End of Ramadan draws thousands for Eid prayers
August 28, 2012
By Lillian O'Rorke
After fasting for the month of Ramadan, several local families joined thousands for a morning of prayer and celebration Aug. 19 at the Muslim Association of Puget Sound’s Mosque in Redmond.
“This is the day that should be the most happy day of the year,” speaker Abdurrahman Hejazi told the crowd of more than 2,000 that gathered for the first of two Eid Al-Fitr prayers. “When you feel this happiness, make sure you want others to be happy.”
As the 9 o’clock hour rolled in, police officers directed traffic and a steady stream of people flowed into the mosque’s doors. Women used the occasion as a chance to catch up and socialize. By the time everyone knelt to pray there were so many people gathered that the doors were opened and a tarp was spread on the ground for men to stand barefoot while the celebration overflowed into the open air.
“It’s a culmination of a monthlong activity that has us focusing on generosity, spirituality, patience and community,” said Salah Dandan, of Sammamish. “It’s important to celebrate and feel happy with friends and family.”
Hugs were passed around like candy as the first service drew to an end and people slowly made their way outside, pausing to chat with those headed in for the 10 o’clock prayer. Standing in the sea of people, it was hard to imagine that anyone was missing.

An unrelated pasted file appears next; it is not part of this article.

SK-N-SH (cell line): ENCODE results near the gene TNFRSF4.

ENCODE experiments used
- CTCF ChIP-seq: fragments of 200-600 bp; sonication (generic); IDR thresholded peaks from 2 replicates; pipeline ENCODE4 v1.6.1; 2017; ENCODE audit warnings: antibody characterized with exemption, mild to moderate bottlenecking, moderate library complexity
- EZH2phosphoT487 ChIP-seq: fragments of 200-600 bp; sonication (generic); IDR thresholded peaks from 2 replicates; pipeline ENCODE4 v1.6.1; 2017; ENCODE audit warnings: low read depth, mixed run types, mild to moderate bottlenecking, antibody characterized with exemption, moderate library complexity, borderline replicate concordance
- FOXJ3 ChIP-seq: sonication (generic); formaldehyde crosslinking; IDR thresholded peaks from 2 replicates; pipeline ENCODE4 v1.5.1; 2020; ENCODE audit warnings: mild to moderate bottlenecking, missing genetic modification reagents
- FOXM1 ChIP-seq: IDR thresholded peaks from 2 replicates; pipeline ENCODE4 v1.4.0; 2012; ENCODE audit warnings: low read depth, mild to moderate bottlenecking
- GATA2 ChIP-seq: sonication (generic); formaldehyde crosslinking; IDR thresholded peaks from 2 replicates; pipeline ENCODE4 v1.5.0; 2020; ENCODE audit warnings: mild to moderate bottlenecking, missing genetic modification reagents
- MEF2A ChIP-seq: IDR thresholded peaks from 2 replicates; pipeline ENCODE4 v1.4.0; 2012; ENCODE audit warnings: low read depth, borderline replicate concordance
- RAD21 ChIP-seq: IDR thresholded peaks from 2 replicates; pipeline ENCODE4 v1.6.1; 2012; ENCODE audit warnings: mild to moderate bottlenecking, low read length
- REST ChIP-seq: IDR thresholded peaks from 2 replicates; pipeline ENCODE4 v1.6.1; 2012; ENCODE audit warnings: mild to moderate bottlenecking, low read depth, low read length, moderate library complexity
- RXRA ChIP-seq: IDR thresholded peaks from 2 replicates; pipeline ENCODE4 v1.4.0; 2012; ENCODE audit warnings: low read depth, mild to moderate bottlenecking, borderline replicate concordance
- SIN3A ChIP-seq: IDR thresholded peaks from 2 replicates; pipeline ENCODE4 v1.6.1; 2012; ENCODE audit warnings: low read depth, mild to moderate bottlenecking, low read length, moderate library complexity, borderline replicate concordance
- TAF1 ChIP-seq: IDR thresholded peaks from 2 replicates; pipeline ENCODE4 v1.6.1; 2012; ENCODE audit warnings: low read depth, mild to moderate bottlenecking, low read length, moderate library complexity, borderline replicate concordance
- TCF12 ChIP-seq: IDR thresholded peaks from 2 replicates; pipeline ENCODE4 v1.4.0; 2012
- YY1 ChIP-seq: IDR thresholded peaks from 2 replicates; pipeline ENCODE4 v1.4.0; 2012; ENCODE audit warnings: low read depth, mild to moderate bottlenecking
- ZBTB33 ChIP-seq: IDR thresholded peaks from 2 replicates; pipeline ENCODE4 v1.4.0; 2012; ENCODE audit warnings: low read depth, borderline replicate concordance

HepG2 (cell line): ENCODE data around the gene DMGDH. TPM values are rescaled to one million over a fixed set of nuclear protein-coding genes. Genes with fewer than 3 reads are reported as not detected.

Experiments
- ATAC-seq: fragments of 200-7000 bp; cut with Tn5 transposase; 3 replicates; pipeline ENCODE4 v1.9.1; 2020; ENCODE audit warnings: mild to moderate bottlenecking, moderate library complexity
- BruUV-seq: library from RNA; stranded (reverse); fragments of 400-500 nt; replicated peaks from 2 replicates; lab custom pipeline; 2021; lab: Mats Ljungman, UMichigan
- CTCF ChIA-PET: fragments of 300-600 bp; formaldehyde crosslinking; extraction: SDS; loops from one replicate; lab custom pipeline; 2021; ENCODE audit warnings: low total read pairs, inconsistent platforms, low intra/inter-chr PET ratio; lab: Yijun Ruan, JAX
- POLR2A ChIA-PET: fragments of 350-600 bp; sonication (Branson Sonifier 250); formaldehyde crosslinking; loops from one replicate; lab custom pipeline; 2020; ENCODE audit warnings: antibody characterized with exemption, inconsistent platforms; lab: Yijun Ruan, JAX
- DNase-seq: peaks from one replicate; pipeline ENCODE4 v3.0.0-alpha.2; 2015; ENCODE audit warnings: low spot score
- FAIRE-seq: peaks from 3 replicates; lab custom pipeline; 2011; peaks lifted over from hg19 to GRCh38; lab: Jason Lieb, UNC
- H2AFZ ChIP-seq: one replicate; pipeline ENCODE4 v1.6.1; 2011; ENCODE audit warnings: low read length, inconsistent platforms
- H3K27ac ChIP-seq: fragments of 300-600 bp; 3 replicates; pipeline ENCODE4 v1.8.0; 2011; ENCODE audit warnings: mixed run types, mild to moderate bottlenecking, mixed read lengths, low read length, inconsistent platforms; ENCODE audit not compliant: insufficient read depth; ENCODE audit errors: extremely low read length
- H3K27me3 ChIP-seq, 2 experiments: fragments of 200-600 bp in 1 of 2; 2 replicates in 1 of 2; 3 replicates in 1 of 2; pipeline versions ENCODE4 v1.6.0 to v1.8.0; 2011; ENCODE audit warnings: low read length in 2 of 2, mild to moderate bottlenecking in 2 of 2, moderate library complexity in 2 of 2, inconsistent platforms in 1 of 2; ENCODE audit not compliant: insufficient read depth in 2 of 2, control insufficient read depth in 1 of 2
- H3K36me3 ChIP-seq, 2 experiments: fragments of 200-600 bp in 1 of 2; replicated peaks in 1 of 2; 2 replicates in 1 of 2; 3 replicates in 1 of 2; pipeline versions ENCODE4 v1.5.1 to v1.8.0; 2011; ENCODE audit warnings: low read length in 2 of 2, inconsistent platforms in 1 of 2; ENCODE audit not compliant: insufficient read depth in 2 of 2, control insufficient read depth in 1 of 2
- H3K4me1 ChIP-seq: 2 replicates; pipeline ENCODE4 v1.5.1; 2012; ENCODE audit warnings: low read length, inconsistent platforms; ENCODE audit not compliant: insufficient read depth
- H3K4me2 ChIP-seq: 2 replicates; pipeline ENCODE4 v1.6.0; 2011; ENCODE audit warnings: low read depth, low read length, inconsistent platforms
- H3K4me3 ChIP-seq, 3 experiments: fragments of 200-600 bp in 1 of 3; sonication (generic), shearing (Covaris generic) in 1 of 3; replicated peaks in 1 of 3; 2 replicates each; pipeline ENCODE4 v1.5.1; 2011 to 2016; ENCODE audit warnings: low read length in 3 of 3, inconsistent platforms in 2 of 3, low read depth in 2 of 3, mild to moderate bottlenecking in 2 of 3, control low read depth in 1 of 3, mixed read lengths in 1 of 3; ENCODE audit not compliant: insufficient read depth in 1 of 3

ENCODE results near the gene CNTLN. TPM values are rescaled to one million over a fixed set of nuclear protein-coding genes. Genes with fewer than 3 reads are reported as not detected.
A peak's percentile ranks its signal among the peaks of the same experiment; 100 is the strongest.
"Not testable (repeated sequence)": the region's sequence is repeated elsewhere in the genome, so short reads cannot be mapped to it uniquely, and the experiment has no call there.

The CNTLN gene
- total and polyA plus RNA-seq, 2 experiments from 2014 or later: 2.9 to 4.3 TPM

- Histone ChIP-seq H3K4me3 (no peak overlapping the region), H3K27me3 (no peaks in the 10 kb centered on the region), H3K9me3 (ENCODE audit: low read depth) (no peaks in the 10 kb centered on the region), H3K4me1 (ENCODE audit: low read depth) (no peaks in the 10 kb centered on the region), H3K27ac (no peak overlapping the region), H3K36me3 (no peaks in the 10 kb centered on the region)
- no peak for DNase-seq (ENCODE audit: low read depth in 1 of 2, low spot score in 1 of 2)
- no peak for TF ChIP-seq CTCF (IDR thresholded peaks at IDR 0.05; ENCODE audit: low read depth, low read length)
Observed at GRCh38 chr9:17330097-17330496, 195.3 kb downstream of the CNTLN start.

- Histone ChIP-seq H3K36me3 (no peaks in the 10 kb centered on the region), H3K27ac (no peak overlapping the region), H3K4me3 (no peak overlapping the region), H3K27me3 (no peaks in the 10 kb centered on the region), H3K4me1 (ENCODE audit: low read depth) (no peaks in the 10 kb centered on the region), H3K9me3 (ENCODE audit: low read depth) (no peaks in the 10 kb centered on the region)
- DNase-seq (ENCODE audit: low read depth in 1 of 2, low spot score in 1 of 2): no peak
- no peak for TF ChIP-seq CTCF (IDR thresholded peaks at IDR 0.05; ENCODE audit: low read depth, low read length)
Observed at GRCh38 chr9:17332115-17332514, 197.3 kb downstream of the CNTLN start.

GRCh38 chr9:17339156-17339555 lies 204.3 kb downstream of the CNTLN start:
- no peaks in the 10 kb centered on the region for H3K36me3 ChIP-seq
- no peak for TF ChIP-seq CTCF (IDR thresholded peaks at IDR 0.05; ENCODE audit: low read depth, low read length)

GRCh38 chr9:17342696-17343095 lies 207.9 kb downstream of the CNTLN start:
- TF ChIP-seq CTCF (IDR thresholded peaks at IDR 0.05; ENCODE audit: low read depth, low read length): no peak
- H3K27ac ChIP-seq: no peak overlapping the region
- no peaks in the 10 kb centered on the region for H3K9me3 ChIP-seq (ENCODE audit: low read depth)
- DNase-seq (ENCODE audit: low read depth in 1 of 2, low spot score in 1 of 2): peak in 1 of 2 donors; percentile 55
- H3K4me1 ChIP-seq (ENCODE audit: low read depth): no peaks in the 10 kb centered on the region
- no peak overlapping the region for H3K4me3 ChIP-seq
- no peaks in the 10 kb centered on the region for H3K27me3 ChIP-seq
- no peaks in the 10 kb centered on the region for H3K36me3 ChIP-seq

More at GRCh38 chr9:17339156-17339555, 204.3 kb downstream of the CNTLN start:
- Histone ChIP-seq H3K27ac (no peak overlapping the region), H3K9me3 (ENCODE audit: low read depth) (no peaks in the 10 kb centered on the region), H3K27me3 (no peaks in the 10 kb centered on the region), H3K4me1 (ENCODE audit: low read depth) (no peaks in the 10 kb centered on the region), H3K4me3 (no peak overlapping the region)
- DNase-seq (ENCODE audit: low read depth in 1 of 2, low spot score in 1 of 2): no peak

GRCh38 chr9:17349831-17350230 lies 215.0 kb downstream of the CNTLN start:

“There are quite a lot of people that are absent because they are back home visiting family,” said Tarik Hassane, of Issaquah, board president for the Sammamish Mosque. He added that people often use the holiday to spend time in the country they or their ancestors immigrated from.
Mohammad Kaddoura now lives in Issaquah after moving from Jordan 16 years ago. He didn’t make the nearly 7,000-mile journey this year but his sister did.
“She’s still jet-lagged and happy to be here,” Kaddoura said. He added that his sister was enjoying the diversity that she usually would not see back home. “The beauty about Islam in America is you can probably count 100 different nationalities in the mosque yet they all pray together.”
During the month of Ramadan, Muslims fast from dawn till dusk, abstaining from food, drink and sexual relations. Fasting is one of the five pillars of Islam and is used as a method of spiritual self-purification, to help develop self-restraint and to encourage compassion and generosity by experiencing what it’s like to go without day-to-day comforts.
For people like Asif Nasar, of Sammamish, celebrating Ramadan and Eid is also a way to stay connected to their values and culture.
“When you are living in a country where it is a different environment and belief, if you want to stay close to your religion then you have to make this day important,” he said.
It is also a chance, he added, for others to see Muslims for who they really are.
“Human beings are basically the same,” he said. “If you really look at the whole message it’s basically the same.”